They pressed on, furiously forcing simplification and standardization. An inventory of more than 1,200 sizes of metal tubing was reduced, in one fell swoop, to 50 standard sizes. Everyone howled, but it worked. Wrench sizes were standardized. These live on in hardware stores today, marked “SAE” for Society of Automotive Engineers. Within months, thousands of individualistic machinist-craftsmen were forced to simplify and standardize their work. Automation followed this industrialization. Assembly times for autos fell by an incomprehensible 70 percent.
By 1917, advocates of industrialization methods for office work emerged. W.H. Leffingwell successfully industrialized a large advertising organization, achieving a fourfold increase in total productivity. Improvements included a simplified office workflow and standardized forms, ads and job activities. These were disruptive changes — forced upon the workforce. Office machinery was brought in afterward. But managers rejected this successful, disruptive industrialization approach.
The knowledge work industrialization revolution
Office automation producers have always struggled to prove the business case for their products. In the early 1990s, scholars began to refer to the economy-wide failure of computer technology to increase productivity growth as “The Productivity Paradox.”
But the true paradox is the fact that management continues to try to “subtly force” standardization of knowledge work with technology, even after a century of failure. The success of disruptive industrialization techniques is rejected. And now a new wave of technologies is again expected to “subtly force” standardization without disrupting the knowledge work status quo.
Does any of the following look familiar?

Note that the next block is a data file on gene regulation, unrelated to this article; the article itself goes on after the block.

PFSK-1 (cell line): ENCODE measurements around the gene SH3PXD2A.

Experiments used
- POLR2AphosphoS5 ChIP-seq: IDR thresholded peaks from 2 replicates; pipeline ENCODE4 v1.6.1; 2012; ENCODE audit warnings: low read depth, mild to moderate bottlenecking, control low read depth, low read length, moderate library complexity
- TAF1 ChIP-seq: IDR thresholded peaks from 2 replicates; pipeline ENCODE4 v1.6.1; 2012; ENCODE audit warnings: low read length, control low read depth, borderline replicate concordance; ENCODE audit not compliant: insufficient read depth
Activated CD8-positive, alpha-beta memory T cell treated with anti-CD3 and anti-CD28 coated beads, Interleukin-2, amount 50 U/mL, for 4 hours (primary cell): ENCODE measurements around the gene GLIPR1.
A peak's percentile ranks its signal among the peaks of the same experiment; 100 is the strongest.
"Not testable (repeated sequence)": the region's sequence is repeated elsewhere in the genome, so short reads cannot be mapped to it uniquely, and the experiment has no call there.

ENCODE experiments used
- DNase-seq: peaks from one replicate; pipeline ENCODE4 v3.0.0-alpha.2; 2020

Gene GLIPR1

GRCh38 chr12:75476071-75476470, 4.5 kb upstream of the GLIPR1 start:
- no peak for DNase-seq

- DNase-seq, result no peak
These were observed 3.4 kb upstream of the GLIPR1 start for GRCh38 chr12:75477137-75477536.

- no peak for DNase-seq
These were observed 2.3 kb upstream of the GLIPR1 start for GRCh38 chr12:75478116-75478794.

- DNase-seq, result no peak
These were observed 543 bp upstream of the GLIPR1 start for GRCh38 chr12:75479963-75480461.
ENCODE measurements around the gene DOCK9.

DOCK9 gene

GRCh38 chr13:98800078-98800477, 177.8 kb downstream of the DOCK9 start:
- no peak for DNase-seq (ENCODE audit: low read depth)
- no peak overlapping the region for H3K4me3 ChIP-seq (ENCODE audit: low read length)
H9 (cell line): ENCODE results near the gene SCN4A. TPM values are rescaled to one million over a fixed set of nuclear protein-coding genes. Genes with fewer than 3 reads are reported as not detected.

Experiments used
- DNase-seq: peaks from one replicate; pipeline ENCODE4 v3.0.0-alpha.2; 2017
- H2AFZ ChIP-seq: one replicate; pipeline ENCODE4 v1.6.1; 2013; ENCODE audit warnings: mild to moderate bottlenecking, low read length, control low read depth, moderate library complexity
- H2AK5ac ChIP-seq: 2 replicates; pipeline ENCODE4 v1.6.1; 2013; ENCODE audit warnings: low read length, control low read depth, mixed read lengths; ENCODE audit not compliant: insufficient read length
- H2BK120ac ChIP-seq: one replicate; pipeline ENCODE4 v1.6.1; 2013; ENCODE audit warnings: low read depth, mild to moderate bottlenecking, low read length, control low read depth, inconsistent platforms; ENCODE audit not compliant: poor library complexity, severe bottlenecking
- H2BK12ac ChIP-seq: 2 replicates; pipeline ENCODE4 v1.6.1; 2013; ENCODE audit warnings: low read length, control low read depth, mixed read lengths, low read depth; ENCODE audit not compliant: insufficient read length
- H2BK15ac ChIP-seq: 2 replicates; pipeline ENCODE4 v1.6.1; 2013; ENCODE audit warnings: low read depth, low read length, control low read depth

Automated error correction: Does your company maintain vast pools of inconsistent data that require tedious manual reconciliation and are therefore prohibitively costly to analyze? Then try out a new “data wrangling” technology platform from any of several Silicon Valley startups. These promise to robotically integrate, analyze and visualize those pesky inconsistent data elements.
As a disruptive alternative, you could invest a fraction of that cost to create and manage interchangeable data elements, or “parts,” for your knowledge work assembly lines. The majority of data wrangling involves mundane tasks, such as normalizing inconsistent data fields. Customer names, for instance, are sequenced differently: Some are first name, last name; others are last name, first name. Like manufacturing industrialization, this requires early, disciplined planning and documentation as the data elements are born. But even if it gets out of control, like the proliferation of tubing sizes in Ford plants, it can quickly be forced into a manageable number of standards.
Institutional memory: Worried about knowledge workers joining and leaving your company so frequently that institutional memory is hard to retain? The classic disruptive approach would be to standardize, document and catalog the informal “tribal knowledge” that they use every day. But if you prefer to “subtly force” standardization with a high-tech workaround, you could purchase and deploy a new “knowledge multiplier.” It transcribes conference calls and compiles content. The system’s artificial intelligence then identifies similar challenges that workers face and facilitates connections between them. What could possibly go wrong?
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